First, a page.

FIG. 2 is a block diagram of a system, indicated generally by the reference numeral 10, of a system in accordance with an aspect of the present invention. The system 10 comprises a client 12 (typically in the form of a software module), a graphical user interface (GUI) 14 for the client, an identity management (IDM) system 16 and a database 18. The client 12 is in two-way communication with the GUI 14 and the IDM 16. The IDM is also in two-way communication with the database 18.
FIG. 3 is a message sequence, indicated generally by the reference numeral 20, showing an exemplary use of the system 10.
The message sequence 20 starts at step 22, where the client 12 is authenticated at the IDM 16. There are a variety of mechanisms that can be used to authenticate a user at an IDM. The user of a username and password pair and the use of data stored, for example, in a SIM module are two of many examples. The skilled person would be aware of many options for implementing this step of the message sequence 20. The means used to implement the authentication step 22 is not an essential feature of the present invention.
After identification, the client 12 generates a certificate signing request (CSR) at step 23 of the message sequence 20. In order to generate the CSR, a public and private key pair is generated at the client 12 (if such a key pair does not already exist) and the public key is included in the CSR that is sent to the IDM 16.
Once generated, the CSR is sent to the IDM 16 in message 24. By sending the CSR (including the public key of the client 12) to the IDM 16, the client 12 is asking the IDM (acting as a certificate authority) to generate a digital certificate that binds the identity of the client 12 with the public key included in the CSR 23.
In addition to the public key that the client 12 wants to be included in a digital certificate, the CSR may include information regarding the attributes the user wants to include in the requested certificate. A user may be able to use the GUI 14 to indicate information that should be included in the digital certificate. By way of example, a user may able to select or deselect pre-defined attributes and extensions that will be contained in the certificate. Some attributes/extensions may not be modifiable by the clients (e.g. “age >18”). It may be possible to change other attributes/extensions (e.g. nickname=“Bugs Bunny” instead of “John Doe”).
On receipt of the CSR, the IDM 16 communicates with the database 18 to obtain information that should be included in the digital certificate, such as requested user attributes (see message 26). The IDM may verify attributes specified by the client 12 in the CSR against data stored in the database 18 and/or against a configurable IDM rule-set/policy (e.g. if age>18 is included in the CSR, sign only if this can be verified by data stored in the database). Additionally, the IDM system may be able to add further extensions and constraints to the client certificate.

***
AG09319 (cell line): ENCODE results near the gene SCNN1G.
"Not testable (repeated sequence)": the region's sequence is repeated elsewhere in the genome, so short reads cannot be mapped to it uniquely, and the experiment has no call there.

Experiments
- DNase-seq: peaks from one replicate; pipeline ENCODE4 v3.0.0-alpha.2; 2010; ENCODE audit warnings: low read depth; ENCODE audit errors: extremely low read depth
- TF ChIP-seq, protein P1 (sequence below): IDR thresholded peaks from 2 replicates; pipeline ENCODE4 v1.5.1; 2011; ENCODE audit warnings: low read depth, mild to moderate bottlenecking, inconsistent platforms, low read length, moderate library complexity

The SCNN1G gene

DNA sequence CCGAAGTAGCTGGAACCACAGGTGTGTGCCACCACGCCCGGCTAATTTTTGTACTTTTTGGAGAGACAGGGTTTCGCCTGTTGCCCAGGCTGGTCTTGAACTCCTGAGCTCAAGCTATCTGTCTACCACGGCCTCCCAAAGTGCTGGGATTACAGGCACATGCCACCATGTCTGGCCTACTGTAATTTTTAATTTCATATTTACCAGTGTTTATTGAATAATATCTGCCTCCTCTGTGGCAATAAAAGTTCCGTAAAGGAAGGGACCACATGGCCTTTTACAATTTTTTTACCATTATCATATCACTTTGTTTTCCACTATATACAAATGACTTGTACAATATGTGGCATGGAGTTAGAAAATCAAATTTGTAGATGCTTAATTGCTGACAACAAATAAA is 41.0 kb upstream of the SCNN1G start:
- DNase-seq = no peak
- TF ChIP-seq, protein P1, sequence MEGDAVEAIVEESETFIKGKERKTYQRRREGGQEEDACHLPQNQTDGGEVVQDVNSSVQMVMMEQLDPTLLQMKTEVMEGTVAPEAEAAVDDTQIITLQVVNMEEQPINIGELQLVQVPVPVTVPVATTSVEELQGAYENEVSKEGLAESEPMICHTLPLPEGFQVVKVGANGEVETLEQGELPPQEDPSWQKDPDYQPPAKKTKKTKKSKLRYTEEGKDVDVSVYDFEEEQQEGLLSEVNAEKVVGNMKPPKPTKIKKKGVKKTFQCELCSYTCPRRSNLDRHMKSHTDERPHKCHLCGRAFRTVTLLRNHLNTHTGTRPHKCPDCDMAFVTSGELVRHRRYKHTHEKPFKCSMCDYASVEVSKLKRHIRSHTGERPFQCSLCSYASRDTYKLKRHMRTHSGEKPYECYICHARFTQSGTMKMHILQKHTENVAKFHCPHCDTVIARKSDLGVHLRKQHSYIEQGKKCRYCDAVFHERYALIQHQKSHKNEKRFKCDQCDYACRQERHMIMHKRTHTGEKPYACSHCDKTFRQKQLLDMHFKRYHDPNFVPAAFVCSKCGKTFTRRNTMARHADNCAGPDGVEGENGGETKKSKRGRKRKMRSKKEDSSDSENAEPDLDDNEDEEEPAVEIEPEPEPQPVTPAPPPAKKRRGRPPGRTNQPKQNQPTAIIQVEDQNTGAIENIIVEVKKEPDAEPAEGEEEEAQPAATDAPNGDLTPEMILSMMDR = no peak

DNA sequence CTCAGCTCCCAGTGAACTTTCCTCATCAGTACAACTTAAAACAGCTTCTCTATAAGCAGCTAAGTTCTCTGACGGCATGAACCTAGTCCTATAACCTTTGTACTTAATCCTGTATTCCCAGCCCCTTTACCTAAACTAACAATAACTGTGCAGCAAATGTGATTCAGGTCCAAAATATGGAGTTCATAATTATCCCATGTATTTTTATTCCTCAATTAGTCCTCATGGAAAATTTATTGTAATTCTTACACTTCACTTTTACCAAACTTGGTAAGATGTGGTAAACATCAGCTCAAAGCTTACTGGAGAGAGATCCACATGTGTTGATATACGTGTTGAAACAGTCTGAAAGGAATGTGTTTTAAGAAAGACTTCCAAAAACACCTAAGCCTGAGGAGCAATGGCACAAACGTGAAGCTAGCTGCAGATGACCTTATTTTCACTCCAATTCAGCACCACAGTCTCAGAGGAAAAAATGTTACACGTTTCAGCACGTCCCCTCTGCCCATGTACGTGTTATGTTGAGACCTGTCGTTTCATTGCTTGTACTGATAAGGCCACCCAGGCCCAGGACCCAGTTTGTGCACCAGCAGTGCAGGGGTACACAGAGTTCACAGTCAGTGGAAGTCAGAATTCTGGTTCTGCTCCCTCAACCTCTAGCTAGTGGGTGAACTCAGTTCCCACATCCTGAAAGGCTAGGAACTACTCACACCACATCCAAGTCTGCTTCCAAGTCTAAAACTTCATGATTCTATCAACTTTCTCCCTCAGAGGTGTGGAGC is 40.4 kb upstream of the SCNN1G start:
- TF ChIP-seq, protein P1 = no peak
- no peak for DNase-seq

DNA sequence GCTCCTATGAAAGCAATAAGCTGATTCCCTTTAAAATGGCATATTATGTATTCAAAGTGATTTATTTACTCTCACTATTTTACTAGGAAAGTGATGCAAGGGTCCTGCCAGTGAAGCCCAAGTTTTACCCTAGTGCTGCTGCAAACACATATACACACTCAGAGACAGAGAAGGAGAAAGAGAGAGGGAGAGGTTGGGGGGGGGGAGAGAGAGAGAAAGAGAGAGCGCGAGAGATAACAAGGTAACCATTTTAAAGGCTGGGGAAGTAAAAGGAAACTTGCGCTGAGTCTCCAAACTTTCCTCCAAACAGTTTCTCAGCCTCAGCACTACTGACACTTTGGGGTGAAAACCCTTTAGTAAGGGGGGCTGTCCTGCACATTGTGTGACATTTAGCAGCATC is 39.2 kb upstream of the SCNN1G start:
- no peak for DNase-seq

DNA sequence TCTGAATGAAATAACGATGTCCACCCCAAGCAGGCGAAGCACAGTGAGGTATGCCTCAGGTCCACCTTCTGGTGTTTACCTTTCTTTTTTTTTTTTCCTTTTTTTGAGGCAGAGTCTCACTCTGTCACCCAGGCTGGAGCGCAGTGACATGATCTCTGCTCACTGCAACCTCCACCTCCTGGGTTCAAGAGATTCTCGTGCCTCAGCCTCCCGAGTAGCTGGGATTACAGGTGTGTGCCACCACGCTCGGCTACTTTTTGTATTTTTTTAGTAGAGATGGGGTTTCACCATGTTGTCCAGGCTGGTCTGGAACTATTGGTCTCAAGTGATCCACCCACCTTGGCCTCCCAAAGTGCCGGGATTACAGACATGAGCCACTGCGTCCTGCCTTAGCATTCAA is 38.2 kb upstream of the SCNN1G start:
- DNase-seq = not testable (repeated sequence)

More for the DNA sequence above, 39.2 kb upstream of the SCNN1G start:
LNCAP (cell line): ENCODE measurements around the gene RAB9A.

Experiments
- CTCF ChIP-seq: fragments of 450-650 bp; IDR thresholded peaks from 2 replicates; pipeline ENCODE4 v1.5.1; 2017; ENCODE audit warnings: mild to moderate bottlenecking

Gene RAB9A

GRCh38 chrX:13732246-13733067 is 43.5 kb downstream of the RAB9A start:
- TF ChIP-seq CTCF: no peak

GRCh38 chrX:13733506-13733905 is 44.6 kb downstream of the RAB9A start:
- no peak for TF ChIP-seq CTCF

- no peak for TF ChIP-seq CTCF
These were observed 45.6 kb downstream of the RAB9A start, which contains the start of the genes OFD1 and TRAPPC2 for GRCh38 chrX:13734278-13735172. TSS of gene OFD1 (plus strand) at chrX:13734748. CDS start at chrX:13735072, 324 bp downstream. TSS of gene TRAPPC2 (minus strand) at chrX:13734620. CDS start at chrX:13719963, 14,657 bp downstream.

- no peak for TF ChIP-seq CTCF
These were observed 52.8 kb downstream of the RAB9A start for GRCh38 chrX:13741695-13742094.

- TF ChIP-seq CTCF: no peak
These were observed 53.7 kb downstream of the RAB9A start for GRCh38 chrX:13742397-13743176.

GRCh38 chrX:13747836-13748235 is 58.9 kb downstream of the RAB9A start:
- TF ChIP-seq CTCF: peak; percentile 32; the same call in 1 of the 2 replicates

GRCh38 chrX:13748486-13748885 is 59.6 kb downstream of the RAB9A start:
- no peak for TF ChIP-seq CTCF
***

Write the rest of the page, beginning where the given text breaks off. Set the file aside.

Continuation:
Now, on the basis of the identity information confirmed at step 22, the public key provided in the CSR, and any requested attribute data obtained from the database 18, the IDM 16 generates a digital certificate at step 27. The digital certificate binds the identity, public key and attribute data together by signing the data with the private key of the IDM. The certificate is generally sent together with the unencrypted public key for the certificate authority such that any entity can read the encrypted certificate. The key is used, however, to verify the validity of the certificate (i.e. to check that the certificate has been signed by the certificate authority).
The digital certificate signed at step 27 is provided to the client 12 (in message 28) and may optionally be stored in the database 18 (message 30).
The client 12 may be implemented as a software module and may be provided either on the client hardware directly or on e.g. a SIM card or on a so-called IDM Satellite. An IDM satellite may, for example, be provided in a removable form, for example as a memory stick (such as a USB stick). In such an embodiment, it is possible for the private key of the client to be stored on the memory stick together with the digital certificate. Such an arrangement enables the memory stick (including the identification information) to be transportable. The IDM Satellite may be password secured (or some other security mechanism may be provided) in order to avoid easy access of others to the stored certificates and corresponding private keys (e.g. if the IDM satellite was lost or stolen).
In use, the client 12 enforces SSL communication towards IDM 16. The client 12 has stored IDM server certificate and checks the certificate received from IDM against it. If they are different, the client 12 checks if the certificate is signed by IDM (acting as a certificate authority). If the certificate is not signed by IDM, the communication session is aborted.
The server certificate and the root CA certificate is stored and available for authentication during connection set-up to the IDM system. This prohibits DNS poisoning attacks and client credential fishing in insecure environments.